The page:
December 4, 2022 The Best Source of News, Culture, Lifestyle for Culver City, Mar Vista, Del Rey, Palms and West Los Angeles

Column: What Next for LA?

By Nick Antonicello

The ongoing racism scandal that has engulfed and swallowed city government whole could be an opportunity in disguise to reform a badly broken municipal government that is detached from the realities of everyday residents of Los Angeles.

Here in CD-11, the discussion and debate has been about homelessness, high crime, political ideology and other issues such as the racism scandal which has set the contest on its ear.

There have been political overtones of racism in a legal dispute regarding the City of Anaheim and counter charges of a leftist agenda that is ignoring Venice and the rest of the district which while on the surface can be discussed and debated, the notion of real reform that is tangible needs to be truly examined.

For the size of the LA city council needs to be expanded, and we need to know if Traci Park and Erin Darling would fight for such a change.

The New York City Council is the lawmaking body of New York City. It has 51 members from 51 council districts throughout the five boroughs and twice the population of Los Angeles.

Since 2016,  New York City council members have made a base salary of $148,500. As of 2020, LA City Council Members receive an annual salary of $207,000 per year, which is among the highest city council salary in the nation. Regular council meetings are held in City Hall on Tuesdays, Wednesdays and Fridays at 10 am except on holidays or if decided by special resolution. With stipends and free health benefits as well as pensions for life, an LA City Council Member makes more than Kamala Harris, Gavin Newsom, Nancy Pelosi, Alex Padilla and Diane Feinstein as well as our local representative, Ted Lieu!

The consolidation of power in the hands of a few is at the core of the current scandal centered around private conversations about the gerrymandering of council districts that became public.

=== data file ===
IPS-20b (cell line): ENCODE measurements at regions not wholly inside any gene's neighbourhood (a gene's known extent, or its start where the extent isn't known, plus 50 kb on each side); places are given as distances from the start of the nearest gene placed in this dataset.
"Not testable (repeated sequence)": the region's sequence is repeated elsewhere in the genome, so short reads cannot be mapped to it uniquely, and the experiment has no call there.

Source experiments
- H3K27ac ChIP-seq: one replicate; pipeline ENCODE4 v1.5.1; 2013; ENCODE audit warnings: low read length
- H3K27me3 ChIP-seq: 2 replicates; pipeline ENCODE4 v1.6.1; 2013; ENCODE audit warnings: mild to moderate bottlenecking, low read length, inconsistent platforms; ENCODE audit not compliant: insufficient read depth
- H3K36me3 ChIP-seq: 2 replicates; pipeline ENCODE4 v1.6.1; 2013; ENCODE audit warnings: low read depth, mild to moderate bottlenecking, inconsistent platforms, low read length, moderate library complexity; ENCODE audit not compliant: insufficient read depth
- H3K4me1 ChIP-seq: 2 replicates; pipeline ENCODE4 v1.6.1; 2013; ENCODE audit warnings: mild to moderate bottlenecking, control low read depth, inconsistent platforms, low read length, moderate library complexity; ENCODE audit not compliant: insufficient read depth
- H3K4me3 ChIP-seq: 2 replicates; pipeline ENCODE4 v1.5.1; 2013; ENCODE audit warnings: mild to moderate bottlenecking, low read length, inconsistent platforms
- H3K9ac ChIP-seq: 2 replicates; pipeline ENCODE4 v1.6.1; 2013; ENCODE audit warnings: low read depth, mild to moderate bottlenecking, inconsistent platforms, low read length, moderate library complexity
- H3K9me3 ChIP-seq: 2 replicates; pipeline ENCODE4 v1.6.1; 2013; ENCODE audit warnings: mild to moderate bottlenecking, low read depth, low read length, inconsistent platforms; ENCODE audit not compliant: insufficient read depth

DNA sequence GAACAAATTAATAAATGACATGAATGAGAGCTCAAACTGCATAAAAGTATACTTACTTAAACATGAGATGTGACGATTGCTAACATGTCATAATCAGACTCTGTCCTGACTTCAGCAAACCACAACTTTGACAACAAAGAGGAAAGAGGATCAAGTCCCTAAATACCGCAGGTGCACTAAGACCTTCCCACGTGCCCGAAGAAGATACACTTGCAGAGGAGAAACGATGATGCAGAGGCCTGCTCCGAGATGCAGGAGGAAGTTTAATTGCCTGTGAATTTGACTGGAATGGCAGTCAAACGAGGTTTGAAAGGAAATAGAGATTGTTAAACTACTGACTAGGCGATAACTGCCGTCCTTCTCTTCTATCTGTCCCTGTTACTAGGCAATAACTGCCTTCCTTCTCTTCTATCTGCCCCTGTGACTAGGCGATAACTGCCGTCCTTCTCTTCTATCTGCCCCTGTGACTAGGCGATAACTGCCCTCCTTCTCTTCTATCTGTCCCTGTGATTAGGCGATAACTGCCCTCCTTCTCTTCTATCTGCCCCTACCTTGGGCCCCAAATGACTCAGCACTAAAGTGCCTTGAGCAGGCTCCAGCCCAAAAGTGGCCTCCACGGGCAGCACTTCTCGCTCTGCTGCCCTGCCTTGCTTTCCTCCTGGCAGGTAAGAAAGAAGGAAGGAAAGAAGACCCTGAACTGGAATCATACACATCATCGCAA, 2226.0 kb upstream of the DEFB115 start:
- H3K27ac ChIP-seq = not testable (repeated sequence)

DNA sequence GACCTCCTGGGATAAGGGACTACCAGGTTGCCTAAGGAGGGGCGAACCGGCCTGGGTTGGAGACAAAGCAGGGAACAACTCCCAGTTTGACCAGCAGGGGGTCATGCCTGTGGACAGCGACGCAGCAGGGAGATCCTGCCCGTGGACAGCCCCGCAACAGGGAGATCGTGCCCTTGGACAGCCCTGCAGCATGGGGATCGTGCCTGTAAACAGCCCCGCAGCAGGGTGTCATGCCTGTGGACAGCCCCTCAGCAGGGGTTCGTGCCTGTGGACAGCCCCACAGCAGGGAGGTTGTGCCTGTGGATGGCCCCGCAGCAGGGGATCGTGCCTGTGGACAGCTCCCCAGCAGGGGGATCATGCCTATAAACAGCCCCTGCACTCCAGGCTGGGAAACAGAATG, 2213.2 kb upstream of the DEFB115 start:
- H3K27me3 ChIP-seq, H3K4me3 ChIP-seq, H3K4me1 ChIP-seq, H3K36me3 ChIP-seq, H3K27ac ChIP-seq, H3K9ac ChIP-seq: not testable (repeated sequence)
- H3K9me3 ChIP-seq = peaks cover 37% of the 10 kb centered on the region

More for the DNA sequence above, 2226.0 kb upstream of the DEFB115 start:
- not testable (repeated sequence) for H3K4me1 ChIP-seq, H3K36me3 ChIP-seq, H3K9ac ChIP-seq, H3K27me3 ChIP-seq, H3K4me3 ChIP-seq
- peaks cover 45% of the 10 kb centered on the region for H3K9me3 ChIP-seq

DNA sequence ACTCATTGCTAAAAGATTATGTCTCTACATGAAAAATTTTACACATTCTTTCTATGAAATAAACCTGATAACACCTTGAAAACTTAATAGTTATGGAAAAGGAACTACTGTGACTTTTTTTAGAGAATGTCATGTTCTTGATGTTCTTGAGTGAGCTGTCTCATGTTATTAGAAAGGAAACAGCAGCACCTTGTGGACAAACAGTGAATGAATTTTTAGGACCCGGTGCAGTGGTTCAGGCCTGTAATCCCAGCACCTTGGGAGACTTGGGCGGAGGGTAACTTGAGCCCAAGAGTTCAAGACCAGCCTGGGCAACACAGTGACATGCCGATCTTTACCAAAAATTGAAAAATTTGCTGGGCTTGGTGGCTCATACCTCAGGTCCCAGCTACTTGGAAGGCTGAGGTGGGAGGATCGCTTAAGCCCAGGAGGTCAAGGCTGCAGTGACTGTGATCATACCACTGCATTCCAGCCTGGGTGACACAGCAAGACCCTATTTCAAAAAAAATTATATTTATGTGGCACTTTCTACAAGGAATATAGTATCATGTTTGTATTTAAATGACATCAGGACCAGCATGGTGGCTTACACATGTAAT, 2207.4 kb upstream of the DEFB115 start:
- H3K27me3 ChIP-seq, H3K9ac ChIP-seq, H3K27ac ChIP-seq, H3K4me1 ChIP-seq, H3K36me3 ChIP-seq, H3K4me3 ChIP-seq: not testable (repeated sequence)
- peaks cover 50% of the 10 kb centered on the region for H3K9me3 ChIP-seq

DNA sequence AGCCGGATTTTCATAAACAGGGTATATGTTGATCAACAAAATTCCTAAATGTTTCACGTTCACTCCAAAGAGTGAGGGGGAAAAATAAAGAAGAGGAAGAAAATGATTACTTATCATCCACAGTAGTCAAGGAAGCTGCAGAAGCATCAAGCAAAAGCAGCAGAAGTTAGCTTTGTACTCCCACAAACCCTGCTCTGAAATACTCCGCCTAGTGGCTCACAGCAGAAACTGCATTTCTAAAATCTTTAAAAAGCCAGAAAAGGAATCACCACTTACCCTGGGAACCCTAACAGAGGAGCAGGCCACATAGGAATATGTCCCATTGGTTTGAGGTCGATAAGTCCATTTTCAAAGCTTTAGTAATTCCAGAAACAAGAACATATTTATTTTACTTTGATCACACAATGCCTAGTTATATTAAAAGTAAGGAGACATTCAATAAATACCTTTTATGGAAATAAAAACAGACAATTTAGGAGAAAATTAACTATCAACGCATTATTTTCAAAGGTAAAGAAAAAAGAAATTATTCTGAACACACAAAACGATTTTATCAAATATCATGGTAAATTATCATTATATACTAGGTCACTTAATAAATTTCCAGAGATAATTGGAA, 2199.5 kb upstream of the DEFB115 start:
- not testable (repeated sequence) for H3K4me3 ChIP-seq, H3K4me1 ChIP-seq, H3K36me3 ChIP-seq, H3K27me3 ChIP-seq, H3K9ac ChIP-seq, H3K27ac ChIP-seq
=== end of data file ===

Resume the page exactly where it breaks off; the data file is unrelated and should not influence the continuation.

The notion of the LA City Council determining who they represent is almost as corrupt as they decide the size of the salary and benefits they receive.

For there is no comparable local government that is as generous as LA in perks for politicians, that fails to resemble any semblance of reality when you consider their cost to taxpayers.

The situation is even worse at the county level where a mere number of five individuals representing two million per supervisor or 10 million people is a larger unit of government than forty states?

For how does a gang of five accurately and responsibly manage a budget of some $40 billion dollars?

In the case of Los Angeles, their new spending package is nearly $12 billion with $1 billion earmarked for homelessness. But how is that money being spent and where do the candidates stand on reforming and fixing LAHSA, the gigantic bureaucratic entity that for all intent and purposes has absolutely failed Los Angeles?

And when it comes to the cost of running for office here in CD-11, especially the infusion of dark money that could play a huge role in the results, how do we know that the corrosive influence of campaign dollars is not playing a role in public policy decisions that are currently before the LA City Council?